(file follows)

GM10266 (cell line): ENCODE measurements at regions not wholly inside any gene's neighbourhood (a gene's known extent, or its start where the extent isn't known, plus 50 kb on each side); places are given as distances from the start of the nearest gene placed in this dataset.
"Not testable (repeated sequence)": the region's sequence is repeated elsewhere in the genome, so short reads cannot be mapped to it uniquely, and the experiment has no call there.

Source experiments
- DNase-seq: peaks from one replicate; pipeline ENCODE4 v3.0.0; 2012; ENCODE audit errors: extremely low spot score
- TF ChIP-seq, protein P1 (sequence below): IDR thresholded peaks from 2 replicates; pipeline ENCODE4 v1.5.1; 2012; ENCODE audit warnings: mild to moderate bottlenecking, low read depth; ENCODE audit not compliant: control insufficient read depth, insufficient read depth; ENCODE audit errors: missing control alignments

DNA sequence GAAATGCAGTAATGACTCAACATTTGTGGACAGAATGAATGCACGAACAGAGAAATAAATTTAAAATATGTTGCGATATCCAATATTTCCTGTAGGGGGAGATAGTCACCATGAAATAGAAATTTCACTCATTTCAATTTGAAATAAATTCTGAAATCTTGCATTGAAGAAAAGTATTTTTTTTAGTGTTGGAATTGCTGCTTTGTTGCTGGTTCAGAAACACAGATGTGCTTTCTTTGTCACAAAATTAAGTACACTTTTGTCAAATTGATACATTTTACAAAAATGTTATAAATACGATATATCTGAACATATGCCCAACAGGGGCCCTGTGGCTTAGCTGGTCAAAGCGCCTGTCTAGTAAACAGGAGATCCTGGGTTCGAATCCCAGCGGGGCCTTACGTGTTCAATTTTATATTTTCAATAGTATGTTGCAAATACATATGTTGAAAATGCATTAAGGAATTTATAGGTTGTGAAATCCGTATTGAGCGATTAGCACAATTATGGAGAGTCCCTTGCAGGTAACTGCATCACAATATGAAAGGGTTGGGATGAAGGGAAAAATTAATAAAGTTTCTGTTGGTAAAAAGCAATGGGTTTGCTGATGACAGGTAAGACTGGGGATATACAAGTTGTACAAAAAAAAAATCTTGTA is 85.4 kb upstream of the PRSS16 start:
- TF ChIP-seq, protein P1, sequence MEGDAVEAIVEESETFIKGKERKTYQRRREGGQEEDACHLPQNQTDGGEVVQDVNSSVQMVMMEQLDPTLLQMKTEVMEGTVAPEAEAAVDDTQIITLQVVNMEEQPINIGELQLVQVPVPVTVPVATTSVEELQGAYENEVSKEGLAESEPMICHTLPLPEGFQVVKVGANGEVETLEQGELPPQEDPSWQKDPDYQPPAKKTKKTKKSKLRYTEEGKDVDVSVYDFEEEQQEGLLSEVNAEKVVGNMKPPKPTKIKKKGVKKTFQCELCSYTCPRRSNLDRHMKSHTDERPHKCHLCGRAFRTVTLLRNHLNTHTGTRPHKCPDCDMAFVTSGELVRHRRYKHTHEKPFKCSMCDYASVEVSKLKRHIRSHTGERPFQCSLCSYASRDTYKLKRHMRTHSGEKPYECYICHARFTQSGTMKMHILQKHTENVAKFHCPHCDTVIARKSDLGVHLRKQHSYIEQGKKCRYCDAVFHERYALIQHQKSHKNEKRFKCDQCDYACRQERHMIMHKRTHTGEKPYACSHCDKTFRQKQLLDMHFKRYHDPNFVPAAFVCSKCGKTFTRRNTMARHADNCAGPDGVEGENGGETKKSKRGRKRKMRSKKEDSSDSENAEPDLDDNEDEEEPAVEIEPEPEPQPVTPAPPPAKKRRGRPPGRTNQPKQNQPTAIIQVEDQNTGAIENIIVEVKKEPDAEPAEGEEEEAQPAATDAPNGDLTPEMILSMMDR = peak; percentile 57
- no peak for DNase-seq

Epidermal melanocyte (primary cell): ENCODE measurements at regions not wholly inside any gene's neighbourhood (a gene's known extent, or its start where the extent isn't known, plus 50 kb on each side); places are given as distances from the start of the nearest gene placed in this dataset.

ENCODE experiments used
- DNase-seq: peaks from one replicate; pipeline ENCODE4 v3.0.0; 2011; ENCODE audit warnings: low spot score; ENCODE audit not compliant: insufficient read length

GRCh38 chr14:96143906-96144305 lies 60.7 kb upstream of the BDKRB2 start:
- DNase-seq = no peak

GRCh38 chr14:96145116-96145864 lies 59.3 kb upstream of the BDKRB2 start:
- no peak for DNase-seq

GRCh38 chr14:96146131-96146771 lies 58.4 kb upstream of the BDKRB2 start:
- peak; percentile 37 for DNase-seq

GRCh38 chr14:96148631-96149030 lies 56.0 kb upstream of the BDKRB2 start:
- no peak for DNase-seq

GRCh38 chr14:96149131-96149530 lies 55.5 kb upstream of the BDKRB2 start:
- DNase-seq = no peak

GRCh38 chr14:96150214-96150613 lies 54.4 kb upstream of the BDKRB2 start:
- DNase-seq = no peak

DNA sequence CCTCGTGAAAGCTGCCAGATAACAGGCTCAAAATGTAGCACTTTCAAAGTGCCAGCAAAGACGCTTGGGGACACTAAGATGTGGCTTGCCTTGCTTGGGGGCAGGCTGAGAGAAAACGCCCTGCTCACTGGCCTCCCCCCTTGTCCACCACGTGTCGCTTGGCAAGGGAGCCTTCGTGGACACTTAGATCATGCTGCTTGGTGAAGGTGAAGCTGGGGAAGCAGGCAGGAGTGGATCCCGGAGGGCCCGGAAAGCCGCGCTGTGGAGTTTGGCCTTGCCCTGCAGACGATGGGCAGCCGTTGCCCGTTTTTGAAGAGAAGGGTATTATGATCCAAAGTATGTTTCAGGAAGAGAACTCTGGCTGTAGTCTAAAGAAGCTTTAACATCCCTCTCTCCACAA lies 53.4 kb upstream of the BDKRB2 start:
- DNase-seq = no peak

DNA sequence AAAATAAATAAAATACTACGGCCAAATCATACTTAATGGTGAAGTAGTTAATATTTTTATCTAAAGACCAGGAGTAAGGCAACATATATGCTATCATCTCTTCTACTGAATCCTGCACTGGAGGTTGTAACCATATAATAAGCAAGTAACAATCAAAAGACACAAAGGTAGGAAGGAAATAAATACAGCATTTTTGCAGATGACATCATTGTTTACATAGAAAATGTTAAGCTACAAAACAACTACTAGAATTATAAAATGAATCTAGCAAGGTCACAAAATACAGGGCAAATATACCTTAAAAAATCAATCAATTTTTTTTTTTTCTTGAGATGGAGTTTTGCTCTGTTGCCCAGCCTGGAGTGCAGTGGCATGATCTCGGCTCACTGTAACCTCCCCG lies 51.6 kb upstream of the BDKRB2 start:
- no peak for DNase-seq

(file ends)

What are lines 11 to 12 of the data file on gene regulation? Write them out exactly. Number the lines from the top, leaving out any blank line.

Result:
- DNase-seq: peaks from one replicate; pipeline ENCODE4 v3.0.0; 2011; ENCODE audit warnings: low spot score; ENCODE audit not compliant: insufficient read length

GRCh38 chr14:96143906-96144305 lies 60.7 kb upstream of the BDKRB2 start: